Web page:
You've gone to all the trouble of getting new up to date Standard Form Agreements and getting your subscribers to sign them.  Can you change the terms of your agreement by sending out an email to your subscribers?  That might alleviate the need to get new updated form agreements or getting your subscribers to sign new updated agreements.  After all, we all get those obnoxious notices from the credit card companies and banks letting us know that they've changed the terms of their agreement with us.  No need to confirm or respond, we're stuck with the new terms.  Whatever, we don't bother reading them.
    But what's good for the credit card companies and banks, and perhaps other industries, isn't going to work for you.  You can't change the terms of the alarm contract without getting assent from your subscriber.  And unlike the credit cards and your bank accounts, continued use of the alarm system is not going to be sufficient confirmation of assent of new terms.
    In the alarm industry we rely heavily on "protective" provisions in the alarm contract.  These provisions are very carefully worded and sometimes they need to be changed to keep pace with changing law.   That is not the kind of change you can make unilaterally with your subscriber without getting a new contract or modification of the existing contract signed.  In fact I wouldn't be comfortable changing any term of the agreement that had any significance at all by unilateral email or other notice.  Since most of the terms in the alarm contract are artfully drafted there isn't much that you can change by sending an email or letter.  Sure, you can change the times you'll provide service, from 9 to 5 to 10 to 4, your phone number, maybe a few other things that perspectively benefit the subscriber, like raising the limitation of liability clause, but any important enough for you to want to change isn't going to be able to be done unilaterally.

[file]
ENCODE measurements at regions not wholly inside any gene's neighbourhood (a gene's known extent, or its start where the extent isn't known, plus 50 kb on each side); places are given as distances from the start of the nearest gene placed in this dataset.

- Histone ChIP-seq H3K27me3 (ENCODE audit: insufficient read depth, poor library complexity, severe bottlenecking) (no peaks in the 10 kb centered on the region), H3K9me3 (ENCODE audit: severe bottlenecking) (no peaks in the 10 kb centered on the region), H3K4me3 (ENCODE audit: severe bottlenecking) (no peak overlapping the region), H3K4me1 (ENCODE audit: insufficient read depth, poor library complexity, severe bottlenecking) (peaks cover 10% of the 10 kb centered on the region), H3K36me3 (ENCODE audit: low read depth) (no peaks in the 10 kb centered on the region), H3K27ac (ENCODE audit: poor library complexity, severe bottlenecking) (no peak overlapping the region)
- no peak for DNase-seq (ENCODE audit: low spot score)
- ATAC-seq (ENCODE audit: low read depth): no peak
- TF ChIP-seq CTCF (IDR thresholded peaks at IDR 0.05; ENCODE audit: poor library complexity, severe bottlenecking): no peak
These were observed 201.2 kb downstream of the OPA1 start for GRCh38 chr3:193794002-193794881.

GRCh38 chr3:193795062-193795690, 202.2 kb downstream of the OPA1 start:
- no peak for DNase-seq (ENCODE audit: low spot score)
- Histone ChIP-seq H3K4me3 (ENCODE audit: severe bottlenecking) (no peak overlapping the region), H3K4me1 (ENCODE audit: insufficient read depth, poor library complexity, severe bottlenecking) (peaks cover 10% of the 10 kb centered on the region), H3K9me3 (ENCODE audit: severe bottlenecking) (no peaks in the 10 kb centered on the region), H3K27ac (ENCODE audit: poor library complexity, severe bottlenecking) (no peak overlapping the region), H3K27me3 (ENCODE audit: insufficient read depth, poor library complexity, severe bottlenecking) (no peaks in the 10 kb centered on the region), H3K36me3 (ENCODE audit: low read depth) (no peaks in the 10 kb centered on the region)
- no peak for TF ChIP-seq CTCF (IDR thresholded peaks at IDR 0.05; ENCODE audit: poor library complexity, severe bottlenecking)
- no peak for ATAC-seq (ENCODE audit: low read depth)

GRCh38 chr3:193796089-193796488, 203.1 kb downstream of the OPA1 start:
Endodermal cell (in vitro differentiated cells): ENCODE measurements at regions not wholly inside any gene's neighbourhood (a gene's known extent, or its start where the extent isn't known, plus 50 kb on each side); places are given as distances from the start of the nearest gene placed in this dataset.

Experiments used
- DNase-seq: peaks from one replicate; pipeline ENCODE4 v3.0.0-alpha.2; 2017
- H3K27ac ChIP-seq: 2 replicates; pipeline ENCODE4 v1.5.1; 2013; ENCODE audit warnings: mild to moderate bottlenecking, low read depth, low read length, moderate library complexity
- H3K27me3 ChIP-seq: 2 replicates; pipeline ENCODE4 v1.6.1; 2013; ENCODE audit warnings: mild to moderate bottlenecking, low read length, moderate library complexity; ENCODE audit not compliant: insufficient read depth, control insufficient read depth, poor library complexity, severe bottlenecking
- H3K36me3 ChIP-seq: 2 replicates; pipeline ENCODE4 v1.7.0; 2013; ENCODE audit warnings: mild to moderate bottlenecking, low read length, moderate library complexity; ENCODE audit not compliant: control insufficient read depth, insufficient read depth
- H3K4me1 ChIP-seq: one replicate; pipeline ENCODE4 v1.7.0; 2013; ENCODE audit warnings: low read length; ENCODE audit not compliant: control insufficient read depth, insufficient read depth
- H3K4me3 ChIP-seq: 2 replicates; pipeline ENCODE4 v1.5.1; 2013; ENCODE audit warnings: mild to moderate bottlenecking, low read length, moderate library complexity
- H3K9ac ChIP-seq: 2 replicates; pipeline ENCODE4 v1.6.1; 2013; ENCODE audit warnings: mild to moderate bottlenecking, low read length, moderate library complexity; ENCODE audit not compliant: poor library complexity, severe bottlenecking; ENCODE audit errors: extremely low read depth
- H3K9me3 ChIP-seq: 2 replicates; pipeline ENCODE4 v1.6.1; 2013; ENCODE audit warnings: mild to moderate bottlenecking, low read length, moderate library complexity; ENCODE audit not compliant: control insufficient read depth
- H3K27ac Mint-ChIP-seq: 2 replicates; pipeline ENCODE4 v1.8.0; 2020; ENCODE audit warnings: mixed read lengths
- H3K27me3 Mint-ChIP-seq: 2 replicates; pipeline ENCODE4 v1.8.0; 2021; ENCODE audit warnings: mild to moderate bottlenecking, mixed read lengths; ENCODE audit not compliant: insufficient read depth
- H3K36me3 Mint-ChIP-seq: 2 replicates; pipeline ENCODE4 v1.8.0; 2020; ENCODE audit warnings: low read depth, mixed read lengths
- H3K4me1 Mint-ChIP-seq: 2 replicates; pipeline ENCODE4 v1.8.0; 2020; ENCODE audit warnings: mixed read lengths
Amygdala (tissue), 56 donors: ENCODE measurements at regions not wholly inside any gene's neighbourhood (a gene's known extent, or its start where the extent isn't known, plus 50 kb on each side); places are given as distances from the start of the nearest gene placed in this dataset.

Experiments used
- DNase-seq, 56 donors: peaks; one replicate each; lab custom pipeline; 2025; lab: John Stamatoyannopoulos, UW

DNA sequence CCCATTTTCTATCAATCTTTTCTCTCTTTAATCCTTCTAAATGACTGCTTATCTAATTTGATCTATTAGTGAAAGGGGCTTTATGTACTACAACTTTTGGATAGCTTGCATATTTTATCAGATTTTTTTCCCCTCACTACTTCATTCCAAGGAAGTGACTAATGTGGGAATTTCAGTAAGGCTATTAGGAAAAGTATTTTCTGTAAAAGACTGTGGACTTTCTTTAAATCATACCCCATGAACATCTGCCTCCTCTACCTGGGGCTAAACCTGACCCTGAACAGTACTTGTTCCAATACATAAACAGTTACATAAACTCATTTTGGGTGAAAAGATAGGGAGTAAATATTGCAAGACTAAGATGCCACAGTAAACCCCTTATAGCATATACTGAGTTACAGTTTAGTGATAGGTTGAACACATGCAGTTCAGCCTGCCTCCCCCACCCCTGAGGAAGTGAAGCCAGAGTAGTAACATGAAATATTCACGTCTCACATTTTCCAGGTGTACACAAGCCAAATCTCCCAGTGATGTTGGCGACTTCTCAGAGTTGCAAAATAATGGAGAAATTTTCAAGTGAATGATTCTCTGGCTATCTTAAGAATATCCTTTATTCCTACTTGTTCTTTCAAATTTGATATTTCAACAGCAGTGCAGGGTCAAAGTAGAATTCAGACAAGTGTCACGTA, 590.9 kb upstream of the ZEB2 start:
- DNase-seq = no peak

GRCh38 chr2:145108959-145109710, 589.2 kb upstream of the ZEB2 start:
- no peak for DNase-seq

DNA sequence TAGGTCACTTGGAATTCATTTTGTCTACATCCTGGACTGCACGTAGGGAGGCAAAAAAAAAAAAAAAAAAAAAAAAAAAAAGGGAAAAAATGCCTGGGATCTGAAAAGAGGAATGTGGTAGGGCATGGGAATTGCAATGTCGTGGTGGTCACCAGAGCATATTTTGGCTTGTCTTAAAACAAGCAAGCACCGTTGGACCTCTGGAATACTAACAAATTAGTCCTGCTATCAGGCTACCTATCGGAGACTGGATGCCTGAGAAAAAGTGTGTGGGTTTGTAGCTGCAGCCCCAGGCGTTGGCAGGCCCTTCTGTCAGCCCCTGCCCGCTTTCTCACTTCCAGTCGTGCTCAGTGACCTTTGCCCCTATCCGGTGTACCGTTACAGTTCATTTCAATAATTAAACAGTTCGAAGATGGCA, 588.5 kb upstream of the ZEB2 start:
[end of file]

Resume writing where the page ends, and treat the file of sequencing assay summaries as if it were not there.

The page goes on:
We are also familiar with changing Rules and Regulations.  If you have an office lease it probably contains a provision that you agree to the landlord's rules and regulations which can be modified from time to time.  That doesn't mean the landlord can raise your rent, your insurance requirements, reduce your space or shorten or add to your lease term or the amount of rent.  
    So the best way to conclude is this

  • regularly visit your subscribers to suggest upgrades to their equipment and services
  • regularly upgrade your Standard Form Agreements
  • regularly have your subscriber sign new Agreements rather than rely on automatic renewal
  • don't look for shortcuts or out of the box schemes; they don't work.  Stick with the RMR model.